**2° Right Eyelid Series**in the two species on the left) is not recognized within the Type definition as variation here needs more study.

#### Head photophores: Type 2

**Figure**. Stylized drawing of the head photophore patterns. **Top** - * Histioteuthis cerasina*, based on specimens from Hawaiian waters.

**Bottom**-

*, based on specimens from Hawaiian waters. We thank M. Seki, NMFS, for providing a specimen that was in good condition that enabled confirmation of the photophore pattern. Drawings by R. Young.*

**Histioteuthis berryi****Type 2a**pattern, represented in the drawing by

**, has the following features:**

*H. cerasina*- The
**Basal Arm IV Row**has 3 photophores. - The
**Midline Series**has two photophores. - The
**Ventral Matrix**has 11 longitudinal (blue) series and 42 photophores. - Photophores of the
**Ventral Matrix**aligned in transverse rows. - The
**Right Eyelid Series**has 17 photophores in both. - The
**Left Eyelid Series**has 6 photophores in both. - The
**2° Right Eyelid Series**has 8 photophores in both. - The
**2° Left Eyelid Series**has 7 photophores in both. - The
**Right Accessory Series**has 2 large photophores in both. - The
**Left Accessory Series**has 3 photophores in both.

Note that the bottom 5 characteristics are the same as in **Type 1**. That is, the first four characteristics differentiate the types.

The **Type 2a** pattern, found only in * H. berryi* (drawing on the right), has the following features:

- All of the
**Type 2a**features listed above except that: - The
**Basal Arm IV Row**has 4 photophores. - The
**Ventral Matrix**has 3 additional photophores on either side (circled in yellow on one side) giving the**Ventral Matrix**48 photophores. Otherwise, the**Ventral Matrix**of Types 2a and 2b are the same.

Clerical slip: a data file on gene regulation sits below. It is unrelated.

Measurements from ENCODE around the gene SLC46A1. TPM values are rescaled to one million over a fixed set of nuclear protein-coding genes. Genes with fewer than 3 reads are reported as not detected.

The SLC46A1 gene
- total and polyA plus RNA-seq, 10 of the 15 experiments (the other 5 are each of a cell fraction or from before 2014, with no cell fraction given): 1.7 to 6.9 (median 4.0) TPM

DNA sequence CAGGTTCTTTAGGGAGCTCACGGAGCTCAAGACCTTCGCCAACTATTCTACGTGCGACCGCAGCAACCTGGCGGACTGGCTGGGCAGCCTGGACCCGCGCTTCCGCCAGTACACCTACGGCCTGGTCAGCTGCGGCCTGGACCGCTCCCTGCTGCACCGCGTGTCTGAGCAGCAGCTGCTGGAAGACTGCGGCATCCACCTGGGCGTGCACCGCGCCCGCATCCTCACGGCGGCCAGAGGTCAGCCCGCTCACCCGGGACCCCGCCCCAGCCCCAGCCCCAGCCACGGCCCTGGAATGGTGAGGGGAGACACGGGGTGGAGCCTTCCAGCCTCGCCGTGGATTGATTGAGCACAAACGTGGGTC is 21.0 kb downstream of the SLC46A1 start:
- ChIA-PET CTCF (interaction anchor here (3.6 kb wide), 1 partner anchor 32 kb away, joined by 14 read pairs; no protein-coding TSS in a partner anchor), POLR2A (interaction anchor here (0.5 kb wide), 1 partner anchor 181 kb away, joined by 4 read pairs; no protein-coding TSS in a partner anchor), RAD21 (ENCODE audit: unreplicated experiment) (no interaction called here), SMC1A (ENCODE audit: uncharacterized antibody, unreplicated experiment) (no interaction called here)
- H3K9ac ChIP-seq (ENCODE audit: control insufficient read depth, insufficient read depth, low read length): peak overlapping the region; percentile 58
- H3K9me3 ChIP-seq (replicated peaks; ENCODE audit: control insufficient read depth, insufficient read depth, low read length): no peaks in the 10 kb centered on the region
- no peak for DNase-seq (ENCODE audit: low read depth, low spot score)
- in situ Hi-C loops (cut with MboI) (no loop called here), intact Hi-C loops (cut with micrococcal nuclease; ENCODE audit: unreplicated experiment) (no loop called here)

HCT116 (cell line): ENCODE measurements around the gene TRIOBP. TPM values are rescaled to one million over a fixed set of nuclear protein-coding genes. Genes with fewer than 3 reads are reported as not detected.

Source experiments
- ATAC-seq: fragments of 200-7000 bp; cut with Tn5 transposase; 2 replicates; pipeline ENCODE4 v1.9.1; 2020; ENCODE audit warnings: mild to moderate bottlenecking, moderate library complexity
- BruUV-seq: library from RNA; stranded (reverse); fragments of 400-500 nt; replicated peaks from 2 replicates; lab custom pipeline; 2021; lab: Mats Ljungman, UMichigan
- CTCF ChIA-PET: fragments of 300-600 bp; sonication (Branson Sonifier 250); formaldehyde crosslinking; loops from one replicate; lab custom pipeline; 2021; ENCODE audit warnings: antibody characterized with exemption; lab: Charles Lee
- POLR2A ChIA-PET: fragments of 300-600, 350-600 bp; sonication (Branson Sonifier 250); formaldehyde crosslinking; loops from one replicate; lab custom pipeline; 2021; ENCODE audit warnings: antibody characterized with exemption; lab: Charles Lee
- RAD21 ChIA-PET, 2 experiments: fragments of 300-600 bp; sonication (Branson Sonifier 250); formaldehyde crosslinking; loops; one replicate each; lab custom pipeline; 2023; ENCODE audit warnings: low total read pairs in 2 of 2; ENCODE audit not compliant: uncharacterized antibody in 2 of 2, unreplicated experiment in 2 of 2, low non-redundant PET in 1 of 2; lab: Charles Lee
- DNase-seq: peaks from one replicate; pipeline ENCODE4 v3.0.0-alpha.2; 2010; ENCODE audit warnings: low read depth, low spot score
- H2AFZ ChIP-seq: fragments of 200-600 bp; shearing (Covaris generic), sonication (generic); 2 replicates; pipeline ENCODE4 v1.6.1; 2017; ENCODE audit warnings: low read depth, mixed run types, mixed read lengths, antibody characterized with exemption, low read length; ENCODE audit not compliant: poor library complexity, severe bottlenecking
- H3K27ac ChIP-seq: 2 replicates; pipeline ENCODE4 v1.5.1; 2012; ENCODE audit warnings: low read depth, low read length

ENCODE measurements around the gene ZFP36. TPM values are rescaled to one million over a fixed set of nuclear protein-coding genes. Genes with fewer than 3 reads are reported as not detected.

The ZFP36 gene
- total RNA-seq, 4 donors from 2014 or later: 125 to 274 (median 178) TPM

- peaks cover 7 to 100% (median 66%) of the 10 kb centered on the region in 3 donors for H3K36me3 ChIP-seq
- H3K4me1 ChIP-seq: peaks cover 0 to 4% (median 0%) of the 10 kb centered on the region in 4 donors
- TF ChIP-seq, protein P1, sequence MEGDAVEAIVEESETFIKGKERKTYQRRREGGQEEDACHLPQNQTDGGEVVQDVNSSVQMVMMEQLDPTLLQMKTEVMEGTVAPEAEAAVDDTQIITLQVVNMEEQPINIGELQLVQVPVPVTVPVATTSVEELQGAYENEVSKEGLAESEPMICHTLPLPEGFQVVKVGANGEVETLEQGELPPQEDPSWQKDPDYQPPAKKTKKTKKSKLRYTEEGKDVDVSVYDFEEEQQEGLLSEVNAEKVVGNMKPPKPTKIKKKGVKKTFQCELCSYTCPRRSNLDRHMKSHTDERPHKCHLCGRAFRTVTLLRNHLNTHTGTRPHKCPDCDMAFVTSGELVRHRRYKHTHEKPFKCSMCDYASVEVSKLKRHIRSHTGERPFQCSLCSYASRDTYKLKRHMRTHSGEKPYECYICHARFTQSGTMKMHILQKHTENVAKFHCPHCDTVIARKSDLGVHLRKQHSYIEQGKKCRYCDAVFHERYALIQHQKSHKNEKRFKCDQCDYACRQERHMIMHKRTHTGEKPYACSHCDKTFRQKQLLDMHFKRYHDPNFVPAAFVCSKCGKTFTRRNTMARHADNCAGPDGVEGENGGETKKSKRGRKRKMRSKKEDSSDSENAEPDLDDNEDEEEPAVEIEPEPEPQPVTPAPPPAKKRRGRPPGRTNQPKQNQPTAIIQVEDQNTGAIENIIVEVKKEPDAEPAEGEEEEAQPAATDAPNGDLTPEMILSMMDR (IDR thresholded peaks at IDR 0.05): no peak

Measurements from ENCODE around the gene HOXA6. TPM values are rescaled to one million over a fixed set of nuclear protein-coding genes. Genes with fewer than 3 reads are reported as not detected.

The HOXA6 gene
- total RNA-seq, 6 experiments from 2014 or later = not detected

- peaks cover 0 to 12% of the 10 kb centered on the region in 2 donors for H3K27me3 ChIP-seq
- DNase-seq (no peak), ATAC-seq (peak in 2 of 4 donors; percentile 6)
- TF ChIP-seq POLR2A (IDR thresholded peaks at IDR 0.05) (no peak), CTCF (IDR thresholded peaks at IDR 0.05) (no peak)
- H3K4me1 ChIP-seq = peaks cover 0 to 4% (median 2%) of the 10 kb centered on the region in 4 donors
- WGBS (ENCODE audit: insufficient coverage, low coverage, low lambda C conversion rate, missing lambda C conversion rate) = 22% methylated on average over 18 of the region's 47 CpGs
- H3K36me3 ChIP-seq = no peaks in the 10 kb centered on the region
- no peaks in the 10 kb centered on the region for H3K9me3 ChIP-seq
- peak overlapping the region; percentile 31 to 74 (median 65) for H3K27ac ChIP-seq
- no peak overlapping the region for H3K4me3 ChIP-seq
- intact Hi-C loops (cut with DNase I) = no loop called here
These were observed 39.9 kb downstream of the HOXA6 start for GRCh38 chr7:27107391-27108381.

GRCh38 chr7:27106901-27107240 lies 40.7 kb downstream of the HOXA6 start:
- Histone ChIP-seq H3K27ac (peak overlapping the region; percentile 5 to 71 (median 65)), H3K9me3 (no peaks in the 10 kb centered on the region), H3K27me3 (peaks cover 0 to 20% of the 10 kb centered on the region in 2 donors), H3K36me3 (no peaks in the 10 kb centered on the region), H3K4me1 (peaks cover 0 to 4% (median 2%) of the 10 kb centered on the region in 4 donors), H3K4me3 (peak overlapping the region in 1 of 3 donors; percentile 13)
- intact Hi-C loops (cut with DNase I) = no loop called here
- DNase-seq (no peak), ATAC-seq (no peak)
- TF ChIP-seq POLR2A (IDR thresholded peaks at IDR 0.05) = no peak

Defining the photophore patterns, as done here, allows more accurate descriptions and fewer errors in identification. We are impressed by the great similarity in number of photophores in the different photophore groups between species. The **Basal** photophores seem especially important in species identification. We suspect that new characters will be found in the relative positions of some photophores within groups. A good example of this is the sawtooth pattern of the **Basal Row** with three teeth, as seen in * Stigmatoteuthis hoylei*, which contrasts with the single sawtooth in

*sp. A and the absence of sawteeth in*

**Histioteuthis***.*

**H. pacifica**#### Mantle photophores:

Here we point out the extreme consistency the the number of photophores near the anterior mantle margin. We have selected three species with different mantle shapes and photophore sizes. ** Histioteuthis ** sp. A has a cyclindrical mantle with large photophores.

*has a conical mantle with photophores of intermediate size and*

**Stigmatoteuthis hoylei***an intermediate mantle shape with small photophores.*

**Histioteuthis cerasina****Figure**. Composite photographs showing the arrangement of anterior mantle photophores in three species, * Histioteuthis celetaria*-type (

**H**. sp. A), 25 mm ML, Hawaiian waters,

*, 25 mm ML, Hawaiian waters,*

**Stigmatoteuthis hoylei***, 60 mm ML, Hawaiian waters. Photographs by R. Young.*

**Histioteuthis cerasina**The photographs above are montages each taken from a series of different angles to show nearly the entire anterior mantle margin (ie, ventral, lateral and dorsolateral). We have highlighted the first two photophore rows with a light red line. All three species have 11 photophores in the first series (Ventral Marginal Row) and 10 in the second (2° Marginal Row). The Ventral Marginal Row runs between the outer margins of the mantle locking-apparatuses. However, it is usually easiest to locate the starting and ending points by first noting where the 2° Marginal Row abuts the anterior mantle margin.

The third row of photophores (not hightlighted) appears to have 11 photophores in each species but the identification of photophores as belonging to a row is becoming more difficult.

The total number of photophores on the mantle varies greatly among species. A reliable, objective method for determining the number of rows, etc. of these photophores has yet to be found.